Will making is often neglected, yet your will is one of the most important documents you will create in your life. The consequence of not having a valid will at death is intestacy. The Succession Act dictates what will happen to an estate of an intestate person, and often these rules do not always accord with what one might wish. Additionally, the Succession Act is not fixed for all time and should the legislation change, the way the estate is distributed will change.
Today, there are complex family units such as blended families and second marriages. You may wish to protect the rights of the children of your first marriage.
If you don’t have a will you will die intestate.
Someone will then be required to make an application to become an administrator of your estate and distribute your estate according to law. This is more expensive, complicated, upsetting and may be not what you want.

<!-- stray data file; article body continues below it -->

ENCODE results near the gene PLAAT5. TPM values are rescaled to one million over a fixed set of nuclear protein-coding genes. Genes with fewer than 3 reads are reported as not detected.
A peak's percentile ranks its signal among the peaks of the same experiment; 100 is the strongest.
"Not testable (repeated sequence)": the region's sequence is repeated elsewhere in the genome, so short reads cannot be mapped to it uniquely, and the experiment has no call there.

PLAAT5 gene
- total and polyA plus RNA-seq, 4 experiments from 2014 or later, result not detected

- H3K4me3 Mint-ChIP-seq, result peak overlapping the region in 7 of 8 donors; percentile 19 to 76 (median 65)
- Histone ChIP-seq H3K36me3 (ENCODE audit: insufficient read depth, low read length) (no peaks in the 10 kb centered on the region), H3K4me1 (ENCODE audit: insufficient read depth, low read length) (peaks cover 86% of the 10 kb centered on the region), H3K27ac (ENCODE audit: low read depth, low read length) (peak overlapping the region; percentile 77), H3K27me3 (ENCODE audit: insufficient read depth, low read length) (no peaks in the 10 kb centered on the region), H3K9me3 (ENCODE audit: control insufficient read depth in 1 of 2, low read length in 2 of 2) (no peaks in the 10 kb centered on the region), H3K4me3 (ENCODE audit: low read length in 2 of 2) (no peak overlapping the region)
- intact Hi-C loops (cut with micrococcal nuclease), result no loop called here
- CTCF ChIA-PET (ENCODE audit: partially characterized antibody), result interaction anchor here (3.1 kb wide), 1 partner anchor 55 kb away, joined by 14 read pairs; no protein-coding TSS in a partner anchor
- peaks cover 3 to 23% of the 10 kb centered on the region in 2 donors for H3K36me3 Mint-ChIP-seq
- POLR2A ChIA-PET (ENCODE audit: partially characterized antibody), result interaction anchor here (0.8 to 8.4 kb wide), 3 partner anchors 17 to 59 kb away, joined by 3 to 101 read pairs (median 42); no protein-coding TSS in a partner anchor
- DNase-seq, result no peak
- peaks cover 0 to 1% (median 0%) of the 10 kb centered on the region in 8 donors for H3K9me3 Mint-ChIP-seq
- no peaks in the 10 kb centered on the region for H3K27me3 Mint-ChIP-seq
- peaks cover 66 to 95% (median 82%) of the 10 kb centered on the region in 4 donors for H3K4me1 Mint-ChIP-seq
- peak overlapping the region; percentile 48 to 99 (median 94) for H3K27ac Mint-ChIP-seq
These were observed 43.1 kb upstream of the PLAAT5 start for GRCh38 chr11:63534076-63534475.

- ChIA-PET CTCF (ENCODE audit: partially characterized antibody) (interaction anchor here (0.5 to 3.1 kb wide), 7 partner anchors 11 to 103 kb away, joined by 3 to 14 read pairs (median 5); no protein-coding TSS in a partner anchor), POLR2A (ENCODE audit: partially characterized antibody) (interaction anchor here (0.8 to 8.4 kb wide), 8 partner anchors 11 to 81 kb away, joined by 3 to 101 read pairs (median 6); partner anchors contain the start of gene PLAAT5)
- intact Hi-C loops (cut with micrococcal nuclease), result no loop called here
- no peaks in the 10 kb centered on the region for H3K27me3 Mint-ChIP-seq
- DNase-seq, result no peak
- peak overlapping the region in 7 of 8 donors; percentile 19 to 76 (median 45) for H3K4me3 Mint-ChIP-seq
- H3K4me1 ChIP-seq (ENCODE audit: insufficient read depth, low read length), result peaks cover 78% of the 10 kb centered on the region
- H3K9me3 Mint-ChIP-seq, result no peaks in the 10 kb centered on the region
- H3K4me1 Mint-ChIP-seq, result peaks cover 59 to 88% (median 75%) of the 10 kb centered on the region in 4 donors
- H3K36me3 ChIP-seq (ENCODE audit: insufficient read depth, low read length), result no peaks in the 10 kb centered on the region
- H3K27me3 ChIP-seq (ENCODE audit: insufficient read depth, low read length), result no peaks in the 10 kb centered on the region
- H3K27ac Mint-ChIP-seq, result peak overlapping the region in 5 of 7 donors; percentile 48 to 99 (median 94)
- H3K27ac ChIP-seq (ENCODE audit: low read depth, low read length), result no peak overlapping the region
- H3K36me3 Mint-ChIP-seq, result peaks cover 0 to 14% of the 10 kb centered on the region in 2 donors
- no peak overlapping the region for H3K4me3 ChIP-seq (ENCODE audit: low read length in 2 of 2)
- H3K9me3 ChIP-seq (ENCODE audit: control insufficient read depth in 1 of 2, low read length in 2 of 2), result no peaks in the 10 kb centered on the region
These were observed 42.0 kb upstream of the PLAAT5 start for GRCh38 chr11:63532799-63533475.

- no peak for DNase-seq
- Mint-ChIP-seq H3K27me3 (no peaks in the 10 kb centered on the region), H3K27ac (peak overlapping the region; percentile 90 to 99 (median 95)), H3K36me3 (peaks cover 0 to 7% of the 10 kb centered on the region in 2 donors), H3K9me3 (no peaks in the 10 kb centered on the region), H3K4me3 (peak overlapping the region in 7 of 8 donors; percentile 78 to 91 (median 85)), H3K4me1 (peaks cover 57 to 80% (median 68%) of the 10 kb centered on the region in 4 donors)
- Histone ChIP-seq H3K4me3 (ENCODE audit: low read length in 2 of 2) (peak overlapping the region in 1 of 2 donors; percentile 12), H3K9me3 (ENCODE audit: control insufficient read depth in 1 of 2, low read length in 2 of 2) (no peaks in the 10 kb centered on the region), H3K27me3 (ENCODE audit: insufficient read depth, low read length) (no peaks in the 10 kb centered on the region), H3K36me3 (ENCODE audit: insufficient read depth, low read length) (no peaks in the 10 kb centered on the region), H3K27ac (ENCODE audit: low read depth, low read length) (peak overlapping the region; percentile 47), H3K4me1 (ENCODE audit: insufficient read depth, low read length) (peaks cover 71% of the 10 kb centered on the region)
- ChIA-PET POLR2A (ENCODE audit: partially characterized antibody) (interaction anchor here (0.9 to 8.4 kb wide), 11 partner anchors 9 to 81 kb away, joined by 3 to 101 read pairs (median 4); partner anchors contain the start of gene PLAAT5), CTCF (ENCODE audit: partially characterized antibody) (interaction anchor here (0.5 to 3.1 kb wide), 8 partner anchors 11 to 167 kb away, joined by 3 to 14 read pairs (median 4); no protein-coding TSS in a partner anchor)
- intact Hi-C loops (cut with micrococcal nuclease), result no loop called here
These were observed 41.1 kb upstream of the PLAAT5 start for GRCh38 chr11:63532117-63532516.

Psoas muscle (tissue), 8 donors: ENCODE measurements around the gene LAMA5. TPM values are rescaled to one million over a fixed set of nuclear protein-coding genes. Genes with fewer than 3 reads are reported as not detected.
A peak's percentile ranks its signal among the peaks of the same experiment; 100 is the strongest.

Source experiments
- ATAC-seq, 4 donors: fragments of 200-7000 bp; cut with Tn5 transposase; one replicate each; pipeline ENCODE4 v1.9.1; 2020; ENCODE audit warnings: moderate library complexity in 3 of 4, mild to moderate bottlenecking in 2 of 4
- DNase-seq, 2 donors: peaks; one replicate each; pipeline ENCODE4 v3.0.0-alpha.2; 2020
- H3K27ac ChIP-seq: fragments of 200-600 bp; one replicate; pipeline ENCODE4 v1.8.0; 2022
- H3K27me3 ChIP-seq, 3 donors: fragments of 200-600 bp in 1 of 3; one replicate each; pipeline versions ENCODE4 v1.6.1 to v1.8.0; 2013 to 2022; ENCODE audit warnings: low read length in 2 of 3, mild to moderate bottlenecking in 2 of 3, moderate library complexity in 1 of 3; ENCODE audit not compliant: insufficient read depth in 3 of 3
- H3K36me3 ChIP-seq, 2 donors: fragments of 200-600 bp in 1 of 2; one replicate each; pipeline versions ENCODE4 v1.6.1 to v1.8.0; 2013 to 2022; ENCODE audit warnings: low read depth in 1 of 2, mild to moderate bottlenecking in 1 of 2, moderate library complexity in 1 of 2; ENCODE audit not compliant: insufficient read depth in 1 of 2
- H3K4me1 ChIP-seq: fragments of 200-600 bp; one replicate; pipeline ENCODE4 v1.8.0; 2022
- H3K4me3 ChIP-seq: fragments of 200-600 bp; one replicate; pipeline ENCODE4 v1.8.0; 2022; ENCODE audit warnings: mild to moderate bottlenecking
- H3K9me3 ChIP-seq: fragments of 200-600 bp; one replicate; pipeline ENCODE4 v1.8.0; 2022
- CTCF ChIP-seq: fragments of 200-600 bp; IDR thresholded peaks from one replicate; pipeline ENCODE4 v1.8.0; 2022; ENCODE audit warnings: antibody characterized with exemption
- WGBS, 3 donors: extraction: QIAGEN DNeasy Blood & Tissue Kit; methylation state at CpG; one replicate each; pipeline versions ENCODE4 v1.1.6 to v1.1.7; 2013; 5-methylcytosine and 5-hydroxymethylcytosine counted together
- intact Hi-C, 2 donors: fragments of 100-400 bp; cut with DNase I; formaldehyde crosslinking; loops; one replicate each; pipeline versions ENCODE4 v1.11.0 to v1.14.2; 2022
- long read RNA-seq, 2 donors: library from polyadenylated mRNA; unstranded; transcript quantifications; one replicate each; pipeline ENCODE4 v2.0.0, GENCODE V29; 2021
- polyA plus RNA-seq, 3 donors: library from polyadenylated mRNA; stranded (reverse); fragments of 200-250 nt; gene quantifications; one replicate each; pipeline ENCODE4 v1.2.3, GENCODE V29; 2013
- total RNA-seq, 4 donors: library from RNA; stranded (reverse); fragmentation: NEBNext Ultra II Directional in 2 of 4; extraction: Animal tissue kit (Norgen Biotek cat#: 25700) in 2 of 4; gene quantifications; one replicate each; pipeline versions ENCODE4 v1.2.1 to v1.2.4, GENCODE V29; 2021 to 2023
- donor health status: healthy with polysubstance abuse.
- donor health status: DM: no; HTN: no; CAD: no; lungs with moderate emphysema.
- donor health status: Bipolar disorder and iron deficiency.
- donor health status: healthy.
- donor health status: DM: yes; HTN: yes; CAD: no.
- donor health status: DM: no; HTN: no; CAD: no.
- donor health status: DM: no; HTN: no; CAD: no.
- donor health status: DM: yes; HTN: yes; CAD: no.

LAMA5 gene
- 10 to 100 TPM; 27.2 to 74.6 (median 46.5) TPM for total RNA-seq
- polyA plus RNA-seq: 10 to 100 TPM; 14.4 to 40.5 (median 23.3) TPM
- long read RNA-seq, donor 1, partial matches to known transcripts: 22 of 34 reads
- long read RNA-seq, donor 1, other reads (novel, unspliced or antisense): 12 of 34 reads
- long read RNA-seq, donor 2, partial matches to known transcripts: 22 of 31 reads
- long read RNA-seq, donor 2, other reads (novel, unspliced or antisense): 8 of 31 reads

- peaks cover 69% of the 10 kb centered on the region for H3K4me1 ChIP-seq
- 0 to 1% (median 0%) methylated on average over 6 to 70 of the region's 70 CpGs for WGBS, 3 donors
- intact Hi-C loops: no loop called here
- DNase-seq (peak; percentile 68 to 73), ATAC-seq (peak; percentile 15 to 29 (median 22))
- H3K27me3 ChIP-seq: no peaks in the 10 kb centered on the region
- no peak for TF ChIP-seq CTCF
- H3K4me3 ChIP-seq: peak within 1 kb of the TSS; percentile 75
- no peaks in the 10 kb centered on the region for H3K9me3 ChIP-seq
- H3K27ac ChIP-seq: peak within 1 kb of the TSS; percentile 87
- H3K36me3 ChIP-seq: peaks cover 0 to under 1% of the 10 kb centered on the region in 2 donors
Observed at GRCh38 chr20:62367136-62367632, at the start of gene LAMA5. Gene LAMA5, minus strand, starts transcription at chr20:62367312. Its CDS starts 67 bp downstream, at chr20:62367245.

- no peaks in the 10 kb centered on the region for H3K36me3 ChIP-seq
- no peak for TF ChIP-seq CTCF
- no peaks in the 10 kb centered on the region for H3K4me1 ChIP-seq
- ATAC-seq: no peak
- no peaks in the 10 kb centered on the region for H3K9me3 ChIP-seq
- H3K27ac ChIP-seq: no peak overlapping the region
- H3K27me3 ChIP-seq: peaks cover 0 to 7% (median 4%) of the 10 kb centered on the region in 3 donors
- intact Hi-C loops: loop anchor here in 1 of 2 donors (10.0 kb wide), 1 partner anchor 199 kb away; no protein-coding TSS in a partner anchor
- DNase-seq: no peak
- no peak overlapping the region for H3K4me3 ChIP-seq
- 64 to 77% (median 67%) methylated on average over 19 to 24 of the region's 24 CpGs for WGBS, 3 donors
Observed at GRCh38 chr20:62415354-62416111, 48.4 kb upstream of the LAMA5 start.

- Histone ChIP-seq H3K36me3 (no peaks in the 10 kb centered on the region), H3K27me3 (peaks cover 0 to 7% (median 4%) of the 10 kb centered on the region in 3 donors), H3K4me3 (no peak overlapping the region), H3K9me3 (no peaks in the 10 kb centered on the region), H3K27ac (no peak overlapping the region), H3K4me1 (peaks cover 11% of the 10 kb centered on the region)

Where will your assets to go?
A will legally recognises your wishes regarding the distribution of your assets after your death.
- Funeral planning
- Appointing an executor
- Gifting specific items
- Directions about who receives your money, property, shares, life policies and superannuation
- Guardians for children
- Asset protection
- Minimisation of taxation liabilities
- Trusts to care for vulnerable beneficiaries
Creating a new will
You should make a new will if
- You are over 18 years of age
- You have married or divorced since your last will
- Your circumstances have changed